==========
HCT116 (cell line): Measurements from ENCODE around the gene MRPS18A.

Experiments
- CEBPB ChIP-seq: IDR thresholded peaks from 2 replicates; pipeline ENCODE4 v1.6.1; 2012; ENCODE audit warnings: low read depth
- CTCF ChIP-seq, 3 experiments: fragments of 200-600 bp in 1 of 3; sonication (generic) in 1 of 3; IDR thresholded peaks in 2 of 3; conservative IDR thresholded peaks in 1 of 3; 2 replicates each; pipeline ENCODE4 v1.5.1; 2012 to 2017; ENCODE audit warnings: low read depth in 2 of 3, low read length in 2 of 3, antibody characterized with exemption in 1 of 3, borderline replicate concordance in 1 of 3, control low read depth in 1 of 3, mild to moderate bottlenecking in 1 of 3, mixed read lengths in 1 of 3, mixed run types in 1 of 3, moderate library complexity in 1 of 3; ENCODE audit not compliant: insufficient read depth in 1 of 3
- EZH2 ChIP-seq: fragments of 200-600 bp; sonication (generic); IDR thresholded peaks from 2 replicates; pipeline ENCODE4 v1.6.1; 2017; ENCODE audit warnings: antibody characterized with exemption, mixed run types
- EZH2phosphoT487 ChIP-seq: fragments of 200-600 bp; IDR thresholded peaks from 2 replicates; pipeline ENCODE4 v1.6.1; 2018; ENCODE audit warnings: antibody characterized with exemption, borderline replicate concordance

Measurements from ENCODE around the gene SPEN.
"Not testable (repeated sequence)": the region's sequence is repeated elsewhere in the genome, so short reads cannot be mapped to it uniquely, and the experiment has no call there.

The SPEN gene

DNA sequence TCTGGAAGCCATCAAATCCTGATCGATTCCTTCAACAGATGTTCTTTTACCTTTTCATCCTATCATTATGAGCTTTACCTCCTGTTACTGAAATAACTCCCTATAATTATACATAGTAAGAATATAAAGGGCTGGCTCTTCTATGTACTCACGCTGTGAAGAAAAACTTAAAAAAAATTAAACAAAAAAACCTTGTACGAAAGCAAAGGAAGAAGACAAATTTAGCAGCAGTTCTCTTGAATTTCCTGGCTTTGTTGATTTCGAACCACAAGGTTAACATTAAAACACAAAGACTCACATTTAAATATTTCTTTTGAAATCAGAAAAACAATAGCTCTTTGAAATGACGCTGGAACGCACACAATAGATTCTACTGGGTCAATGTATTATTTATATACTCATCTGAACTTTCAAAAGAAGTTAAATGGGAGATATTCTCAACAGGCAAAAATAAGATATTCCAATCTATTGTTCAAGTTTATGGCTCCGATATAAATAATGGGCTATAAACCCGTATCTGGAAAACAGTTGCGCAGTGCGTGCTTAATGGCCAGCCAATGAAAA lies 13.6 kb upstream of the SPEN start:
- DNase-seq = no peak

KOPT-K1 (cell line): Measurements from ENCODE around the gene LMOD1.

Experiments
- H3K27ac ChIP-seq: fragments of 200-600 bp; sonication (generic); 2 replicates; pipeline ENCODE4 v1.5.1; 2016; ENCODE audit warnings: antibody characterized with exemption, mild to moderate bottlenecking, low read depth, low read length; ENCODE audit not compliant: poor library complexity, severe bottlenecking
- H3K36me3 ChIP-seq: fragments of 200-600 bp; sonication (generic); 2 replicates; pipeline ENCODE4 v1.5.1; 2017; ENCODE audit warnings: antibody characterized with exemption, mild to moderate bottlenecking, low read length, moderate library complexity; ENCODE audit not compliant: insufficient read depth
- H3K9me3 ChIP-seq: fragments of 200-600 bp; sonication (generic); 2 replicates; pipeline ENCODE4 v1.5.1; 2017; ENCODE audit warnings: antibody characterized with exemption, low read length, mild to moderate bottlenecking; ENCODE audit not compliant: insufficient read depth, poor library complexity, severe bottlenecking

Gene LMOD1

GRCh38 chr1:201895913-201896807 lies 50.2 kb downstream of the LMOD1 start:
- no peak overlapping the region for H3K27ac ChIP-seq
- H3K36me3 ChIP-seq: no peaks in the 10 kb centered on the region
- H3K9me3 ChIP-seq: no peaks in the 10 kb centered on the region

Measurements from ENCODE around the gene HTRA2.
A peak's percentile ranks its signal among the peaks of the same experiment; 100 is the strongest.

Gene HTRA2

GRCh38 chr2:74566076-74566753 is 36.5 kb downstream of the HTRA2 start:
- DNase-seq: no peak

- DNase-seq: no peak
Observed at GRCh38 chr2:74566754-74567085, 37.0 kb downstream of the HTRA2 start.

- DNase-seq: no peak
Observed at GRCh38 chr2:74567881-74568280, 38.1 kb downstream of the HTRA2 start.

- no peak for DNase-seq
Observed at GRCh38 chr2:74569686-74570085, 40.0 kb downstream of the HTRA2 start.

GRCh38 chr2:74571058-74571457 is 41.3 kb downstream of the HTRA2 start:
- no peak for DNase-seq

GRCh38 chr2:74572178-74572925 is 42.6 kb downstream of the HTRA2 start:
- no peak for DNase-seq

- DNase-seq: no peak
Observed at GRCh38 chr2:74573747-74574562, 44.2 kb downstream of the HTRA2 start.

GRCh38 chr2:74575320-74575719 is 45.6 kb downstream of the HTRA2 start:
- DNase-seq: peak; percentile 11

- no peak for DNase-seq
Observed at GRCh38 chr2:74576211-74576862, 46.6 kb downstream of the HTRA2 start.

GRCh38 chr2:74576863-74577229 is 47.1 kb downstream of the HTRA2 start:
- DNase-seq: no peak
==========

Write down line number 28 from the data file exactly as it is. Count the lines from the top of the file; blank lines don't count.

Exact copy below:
Observed at GRCh38 chr2:74566754-74567085, 37.0 kb downstream of the HTRA2 start.